Now that the first year of the Affordable Care Act is behind us, all that’s left to wrap up is the filing of 2014 tax returns.  With the implementation of the ACA now in full force, Americans will notice some changes on this year’s tax forms.

As required by the ACA, filers must indicate whether they had health insurance coverage in 2014 and whether they received any tax credits to help pay for it.  Those who didn’t have coverage will face a fine.  Those who received subsidies may end up getting smaller refunds than they expected (or even owing money to the IRS) if the credits they received were too large.

In fact, H&R Block estimates that as many as half of the approximate 6.8 million Americans who received subsidies may have to refund a portion of that money to the government. As a result, many taxpayers may end up confused or even upset when they find out they’re getting less of a refund than they hoped.

Many tax preparation firms, such as Liberty Tax Service, are taking additional measures to assist their customers with the additional filing requirements necessitated by the ACA.  Stores are opening weeks earlier than usual, and special services are being offered to help individuals comply with the requirements and apply for exemptions where applicable.

The IRS is also bracing itself for more customer phone calls, even though the agency has 13,000 less full-time employees than it did in 2010 due to budget cuts.  The IRS, along with the Centers for Medicare and Medicaid Services will be reaching out to consumers in January to let them know what to expect during tax season.  They’re also encouraging Americans to file their taxes electronically in order to receive a quicker return.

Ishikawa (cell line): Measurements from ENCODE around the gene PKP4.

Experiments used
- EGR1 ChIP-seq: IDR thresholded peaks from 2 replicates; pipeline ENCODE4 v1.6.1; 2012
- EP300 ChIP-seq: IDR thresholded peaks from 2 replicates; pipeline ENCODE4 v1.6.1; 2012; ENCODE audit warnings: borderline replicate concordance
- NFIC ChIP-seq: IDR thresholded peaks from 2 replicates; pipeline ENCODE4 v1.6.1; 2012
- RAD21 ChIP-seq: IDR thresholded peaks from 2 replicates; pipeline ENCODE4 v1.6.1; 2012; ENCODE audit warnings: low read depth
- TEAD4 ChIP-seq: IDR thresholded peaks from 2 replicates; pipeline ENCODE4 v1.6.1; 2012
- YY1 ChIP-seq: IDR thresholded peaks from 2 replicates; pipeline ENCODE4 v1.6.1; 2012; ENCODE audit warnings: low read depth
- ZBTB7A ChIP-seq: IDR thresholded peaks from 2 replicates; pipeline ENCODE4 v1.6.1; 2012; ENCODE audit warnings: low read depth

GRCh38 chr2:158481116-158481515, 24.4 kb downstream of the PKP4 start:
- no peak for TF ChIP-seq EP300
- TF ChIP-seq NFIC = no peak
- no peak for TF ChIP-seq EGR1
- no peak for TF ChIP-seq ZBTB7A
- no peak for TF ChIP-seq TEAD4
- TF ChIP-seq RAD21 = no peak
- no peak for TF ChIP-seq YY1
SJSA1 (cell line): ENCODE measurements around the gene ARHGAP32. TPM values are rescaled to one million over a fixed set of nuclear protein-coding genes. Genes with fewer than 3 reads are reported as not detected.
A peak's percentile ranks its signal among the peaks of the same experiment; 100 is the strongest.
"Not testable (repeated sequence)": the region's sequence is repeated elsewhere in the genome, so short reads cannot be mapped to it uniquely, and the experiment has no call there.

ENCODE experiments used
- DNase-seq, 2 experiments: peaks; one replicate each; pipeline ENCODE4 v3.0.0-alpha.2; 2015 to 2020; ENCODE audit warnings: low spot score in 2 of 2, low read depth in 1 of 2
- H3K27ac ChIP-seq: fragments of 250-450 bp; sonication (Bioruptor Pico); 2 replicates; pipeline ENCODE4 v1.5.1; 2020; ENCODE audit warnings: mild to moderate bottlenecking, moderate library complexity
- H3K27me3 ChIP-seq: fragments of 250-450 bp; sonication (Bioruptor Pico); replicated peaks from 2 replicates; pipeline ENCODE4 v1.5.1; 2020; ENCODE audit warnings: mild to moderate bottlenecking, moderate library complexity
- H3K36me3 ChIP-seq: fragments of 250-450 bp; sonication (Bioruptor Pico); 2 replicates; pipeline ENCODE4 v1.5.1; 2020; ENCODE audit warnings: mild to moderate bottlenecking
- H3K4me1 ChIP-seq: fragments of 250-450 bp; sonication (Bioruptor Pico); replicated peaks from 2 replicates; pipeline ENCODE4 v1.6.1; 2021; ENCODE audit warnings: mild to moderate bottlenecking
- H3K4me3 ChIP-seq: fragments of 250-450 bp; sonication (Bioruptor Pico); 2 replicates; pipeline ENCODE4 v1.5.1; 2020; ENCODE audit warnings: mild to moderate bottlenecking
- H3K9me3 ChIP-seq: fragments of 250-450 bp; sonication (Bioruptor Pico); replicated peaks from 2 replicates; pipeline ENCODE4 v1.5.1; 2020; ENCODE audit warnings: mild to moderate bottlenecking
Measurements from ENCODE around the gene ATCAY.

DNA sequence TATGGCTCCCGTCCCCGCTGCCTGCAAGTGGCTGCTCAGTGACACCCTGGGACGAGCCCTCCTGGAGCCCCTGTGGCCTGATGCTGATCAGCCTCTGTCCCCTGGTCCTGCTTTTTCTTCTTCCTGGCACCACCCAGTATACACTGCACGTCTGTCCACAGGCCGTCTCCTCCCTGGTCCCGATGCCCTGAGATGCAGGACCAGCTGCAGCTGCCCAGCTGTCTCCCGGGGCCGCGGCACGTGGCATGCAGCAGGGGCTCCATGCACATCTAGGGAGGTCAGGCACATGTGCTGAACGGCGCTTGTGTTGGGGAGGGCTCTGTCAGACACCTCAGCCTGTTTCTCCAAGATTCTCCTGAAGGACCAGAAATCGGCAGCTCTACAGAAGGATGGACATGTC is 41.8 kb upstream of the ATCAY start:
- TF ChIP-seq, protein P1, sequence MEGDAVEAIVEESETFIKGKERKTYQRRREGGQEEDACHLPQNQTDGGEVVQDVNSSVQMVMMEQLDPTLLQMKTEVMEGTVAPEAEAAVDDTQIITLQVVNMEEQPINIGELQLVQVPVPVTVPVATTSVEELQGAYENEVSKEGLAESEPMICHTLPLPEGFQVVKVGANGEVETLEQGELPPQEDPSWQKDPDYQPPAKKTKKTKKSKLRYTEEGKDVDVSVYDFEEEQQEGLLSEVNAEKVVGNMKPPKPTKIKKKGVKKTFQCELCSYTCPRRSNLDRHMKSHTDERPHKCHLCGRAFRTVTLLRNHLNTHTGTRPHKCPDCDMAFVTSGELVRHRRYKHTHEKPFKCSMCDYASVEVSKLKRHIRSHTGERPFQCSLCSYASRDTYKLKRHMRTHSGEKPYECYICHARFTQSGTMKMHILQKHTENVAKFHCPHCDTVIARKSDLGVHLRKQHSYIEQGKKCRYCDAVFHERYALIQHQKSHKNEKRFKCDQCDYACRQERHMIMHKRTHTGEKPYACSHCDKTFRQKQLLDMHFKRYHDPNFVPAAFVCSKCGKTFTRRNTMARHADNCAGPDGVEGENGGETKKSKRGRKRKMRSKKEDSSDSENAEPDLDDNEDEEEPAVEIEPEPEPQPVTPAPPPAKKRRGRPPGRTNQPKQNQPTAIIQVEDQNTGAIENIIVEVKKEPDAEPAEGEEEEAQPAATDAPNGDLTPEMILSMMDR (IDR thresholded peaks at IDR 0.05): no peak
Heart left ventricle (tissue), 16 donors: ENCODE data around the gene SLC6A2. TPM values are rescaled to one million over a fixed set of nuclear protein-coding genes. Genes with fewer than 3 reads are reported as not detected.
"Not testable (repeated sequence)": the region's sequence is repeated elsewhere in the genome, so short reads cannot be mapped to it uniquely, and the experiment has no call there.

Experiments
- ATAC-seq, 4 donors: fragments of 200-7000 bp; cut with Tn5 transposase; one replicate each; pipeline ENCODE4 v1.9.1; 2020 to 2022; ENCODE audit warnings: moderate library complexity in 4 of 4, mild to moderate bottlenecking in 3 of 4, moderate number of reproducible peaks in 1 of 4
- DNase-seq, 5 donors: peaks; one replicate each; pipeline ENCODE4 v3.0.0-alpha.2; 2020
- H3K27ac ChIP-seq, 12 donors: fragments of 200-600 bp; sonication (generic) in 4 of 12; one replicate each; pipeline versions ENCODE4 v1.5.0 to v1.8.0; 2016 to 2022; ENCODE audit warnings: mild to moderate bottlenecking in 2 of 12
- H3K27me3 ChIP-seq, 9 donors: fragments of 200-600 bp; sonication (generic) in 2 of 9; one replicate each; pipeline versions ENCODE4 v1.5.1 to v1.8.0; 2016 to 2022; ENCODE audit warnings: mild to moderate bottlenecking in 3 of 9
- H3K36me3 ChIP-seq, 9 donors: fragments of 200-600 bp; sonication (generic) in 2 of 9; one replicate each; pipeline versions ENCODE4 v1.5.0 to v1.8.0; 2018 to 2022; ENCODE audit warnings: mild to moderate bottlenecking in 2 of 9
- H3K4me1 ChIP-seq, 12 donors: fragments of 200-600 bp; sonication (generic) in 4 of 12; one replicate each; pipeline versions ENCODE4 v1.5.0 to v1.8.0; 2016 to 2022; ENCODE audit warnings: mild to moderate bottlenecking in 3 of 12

Since employers aren’t yet required to submit the names of employees who are receiving coverage through their jobs, the IRS is currently relying on consumers to answer honestly whether or not they had health insurance or need to pay a penalty.  Those who answer ‘no’ will be expected to request an exemption or calculate the amount of any penalty they owe.  Those fines start at $95 and range up to 1% of the household’s income and is added to their 2014 tax liability.

Those who have questions should contact a professional tax adviser.  More information is also available in this full article on MarketWatch.